and gulls with open beaks tore out our thoughts
through the thick glass to where the Eildons massed,
or down to the Canal's drowned borderers' graves.

Edwin Morgan (from Sonnets from Scotland)

 

Note : A Place of Many Waters

A Place of Many Waters

Infinitely variable water,
let seals bob in your silk or loll on Mull
where the lazy fringes rustle; let hull
and screw slew you round, blind heavy daughter
feeling for shores; keep kelpies in loch lairs,
eels gliding, malts mashing, salmon springing;
let the bullers roar to the terns winging
in from a North Sea's German Ocean airs
of pressing crashing Prussian evening blue;
give linns long fall; bubble divers bravely
down to mend the cable you love to rust;
and slant at night through lamplit cities, true
as change is true, on gap-site pools, gravely
splintering the puckering of the gust.

Edwin Morgan (from Sonnets from Scotland)



(Text after Pico della Mirandola and Francis Bacon)
Duration: 18’
Instrumentation (i): solo soprano voice and orchestra.
2+1, 2(1), 2+ bs.cl,1+1:
3,2,2,0;
piano; timpani + percussion (2 or 3 players),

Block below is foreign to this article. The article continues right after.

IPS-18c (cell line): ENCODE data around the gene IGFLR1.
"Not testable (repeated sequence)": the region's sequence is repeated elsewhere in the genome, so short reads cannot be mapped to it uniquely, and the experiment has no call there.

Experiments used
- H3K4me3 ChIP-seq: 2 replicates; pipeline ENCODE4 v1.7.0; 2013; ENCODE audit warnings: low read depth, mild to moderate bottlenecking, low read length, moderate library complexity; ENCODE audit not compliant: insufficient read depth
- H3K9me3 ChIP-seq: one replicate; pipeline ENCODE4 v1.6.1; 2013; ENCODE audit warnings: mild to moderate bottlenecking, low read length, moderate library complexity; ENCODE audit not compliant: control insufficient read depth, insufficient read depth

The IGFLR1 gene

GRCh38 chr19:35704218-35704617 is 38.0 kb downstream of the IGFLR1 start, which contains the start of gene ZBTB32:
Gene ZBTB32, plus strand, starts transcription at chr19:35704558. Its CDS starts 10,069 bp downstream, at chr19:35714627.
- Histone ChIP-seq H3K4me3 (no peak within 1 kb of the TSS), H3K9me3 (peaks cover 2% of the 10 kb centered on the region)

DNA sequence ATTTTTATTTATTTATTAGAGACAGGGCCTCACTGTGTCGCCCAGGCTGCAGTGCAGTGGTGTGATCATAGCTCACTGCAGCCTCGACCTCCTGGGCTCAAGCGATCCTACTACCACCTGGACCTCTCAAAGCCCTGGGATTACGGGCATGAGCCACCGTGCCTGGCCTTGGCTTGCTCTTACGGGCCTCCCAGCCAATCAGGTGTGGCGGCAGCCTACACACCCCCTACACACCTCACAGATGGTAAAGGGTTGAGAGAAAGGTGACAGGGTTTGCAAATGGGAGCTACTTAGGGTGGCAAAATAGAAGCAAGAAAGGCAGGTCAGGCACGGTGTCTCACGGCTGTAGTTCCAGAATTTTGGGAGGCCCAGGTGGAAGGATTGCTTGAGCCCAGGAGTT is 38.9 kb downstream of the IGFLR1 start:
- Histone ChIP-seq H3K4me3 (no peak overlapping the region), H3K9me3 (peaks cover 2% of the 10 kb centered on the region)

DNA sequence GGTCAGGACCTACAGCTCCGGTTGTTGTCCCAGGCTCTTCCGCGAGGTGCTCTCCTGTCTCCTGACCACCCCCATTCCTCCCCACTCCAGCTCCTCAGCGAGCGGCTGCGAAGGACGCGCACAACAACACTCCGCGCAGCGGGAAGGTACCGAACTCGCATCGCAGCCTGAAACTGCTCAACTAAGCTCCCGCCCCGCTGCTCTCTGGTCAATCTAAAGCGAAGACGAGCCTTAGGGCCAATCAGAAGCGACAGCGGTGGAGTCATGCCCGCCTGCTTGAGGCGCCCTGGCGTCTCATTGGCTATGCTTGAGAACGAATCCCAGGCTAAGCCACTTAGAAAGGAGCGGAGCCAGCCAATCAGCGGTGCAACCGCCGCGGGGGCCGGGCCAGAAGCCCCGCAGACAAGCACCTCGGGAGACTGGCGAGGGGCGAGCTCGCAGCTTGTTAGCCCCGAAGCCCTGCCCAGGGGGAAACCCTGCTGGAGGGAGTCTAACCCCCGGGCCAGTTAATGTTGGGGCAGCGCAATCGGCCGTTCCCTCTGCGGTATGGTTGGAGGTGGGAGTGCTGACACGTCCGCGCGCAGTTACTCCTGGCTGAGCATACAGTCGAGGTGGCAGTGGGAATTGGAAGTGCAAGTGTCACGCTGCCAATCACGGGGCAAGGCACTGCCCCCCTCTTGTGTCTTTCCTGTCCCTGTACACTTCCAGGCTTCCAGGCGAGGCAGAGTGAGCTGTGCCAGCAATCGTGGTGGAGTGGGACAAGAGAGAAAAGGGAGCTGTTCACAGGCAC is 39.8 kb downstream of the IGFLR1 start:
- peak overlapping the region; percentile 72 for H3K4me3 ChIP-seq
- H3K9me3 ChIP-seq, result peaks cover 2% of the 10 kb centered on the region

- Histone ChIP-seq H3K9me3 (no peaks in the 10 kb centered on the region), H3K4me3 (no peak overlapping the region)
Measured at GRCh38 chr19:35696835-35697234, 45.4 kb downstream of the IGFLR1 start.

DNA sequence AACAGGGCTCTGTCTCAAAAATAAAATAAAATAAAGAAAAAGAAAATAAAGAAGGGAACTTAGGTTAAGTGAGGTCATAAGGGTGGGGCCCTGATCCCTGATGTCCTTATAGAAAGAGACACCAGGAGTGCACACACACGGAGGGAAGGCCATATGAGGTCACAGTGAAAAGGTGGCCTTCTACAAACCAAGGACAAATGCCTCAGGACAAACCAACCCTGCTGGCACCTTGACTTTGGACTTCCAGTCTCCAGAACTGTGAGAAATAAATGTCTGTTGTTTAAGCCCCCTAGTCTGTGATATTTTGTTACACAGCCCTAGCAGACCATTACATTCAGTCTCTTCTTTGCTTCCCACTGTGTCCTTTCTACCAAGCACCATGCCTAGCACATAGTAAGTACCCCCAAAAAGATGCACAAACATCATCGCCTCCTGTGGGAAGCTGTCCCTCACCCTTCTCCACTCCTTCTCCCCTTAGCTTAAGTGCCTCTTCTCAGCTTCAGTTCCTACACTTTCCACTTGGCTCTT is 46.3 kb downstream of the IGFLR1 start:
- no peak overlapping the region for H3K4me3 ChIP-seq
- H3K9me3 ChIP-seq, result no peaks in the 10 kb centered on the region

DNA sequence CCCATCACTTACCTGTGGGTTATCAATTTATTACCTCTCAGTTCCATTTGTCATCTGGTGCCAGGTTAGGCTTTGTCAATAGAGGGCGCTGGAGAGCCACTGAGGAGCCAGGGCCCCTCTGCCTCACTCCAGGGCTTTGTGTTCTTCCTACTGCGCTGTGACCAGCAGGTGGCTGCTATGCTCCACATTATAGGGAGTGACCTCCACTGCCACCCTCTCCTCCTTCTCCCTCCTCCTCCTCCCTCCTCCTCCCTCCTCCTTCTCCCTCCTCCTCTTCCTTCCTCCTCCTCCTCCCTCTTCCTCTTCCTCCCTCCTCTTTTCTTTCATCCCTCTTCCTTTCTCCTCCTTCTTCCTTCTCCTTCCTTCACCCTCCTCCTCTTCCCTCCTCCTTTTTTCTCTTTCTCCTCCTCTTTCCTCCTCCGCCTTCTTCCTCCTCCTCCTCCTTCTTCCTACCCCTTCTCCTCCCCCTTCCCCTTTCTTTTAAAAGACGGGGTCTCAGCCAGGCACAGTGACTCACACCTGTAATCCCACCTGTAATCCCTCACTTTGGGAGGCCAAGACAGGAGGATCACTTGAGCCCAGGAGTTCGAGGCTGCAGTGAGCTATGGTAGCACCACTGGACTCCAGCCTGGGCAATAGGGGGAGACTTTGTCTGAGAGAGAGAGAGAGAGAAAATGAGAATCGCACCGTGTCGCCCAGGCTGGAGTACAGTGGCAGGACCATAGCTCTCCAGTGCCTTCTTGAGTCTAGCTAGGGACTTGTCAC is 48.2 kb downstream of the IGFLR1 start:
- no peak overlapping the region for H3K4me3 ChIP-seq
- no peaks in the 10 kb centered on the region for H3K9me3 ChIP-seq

strings (5.5.5.5.3 minimum; 9.8.7.6.5 preferred).
Commissioned by the Royal Holloway College, Egham, for its centenary.
First performance: Royal Holloway College, 25 February 1986
Instrumentation (ii) (version with chamber orchestra)
Solo soprano voice,
1 (picc.). 2 (CA), 2 (contra.).
2.0.0.0;
Percussion (one player)
Piano
Strings (9.8.4.4.2.)
First Performance: Haymarket Theatre, Leicester  11th February 1990



Text: P.K. Page
Duration c.10’
Instrumentation: contralto voice, bass clarinet, bassoon; 2 horns in F; percussion (bass drum, tam-tam, bells, glockenspiel. sizzle cymbal), timpani; piano; strings (min.0.0.6.6.4)
First performance: Centennial Hall, Winnipeg: Holly Cole, voice, Winnipeg Symphony Orchestra, conductor Bramwell Tovey

Note : Planet Earth (1998)

Planet Earth (1998)

Planet Earth was commissioned by the CBC for the Canadian jazz singer Holly Cole to perform at the 1999 Winnipeg New Music Festival. I had begun working with the Canadian poet PK Page and chose to set one of a series of poems, from a collection entitled Hologram, in which each poem uses the poetic form of the "glosa", an early Renaissance form first developed by poets of the Spanish court.

This technique involves writing a four verse poem, preceded by a four line poem by another poet which is quoted at the begining. Each 10 line verse ends (verse one, with line one, verse two with line two and so on) with one line from the quoted poem, the sixth and ninth lines rhyming with the borrowed line.

I followed the artifice of this device, but avoided quoting the original poem. However, I did write music which would eventually have words attached when the line duly arrived in the context of the poem itself.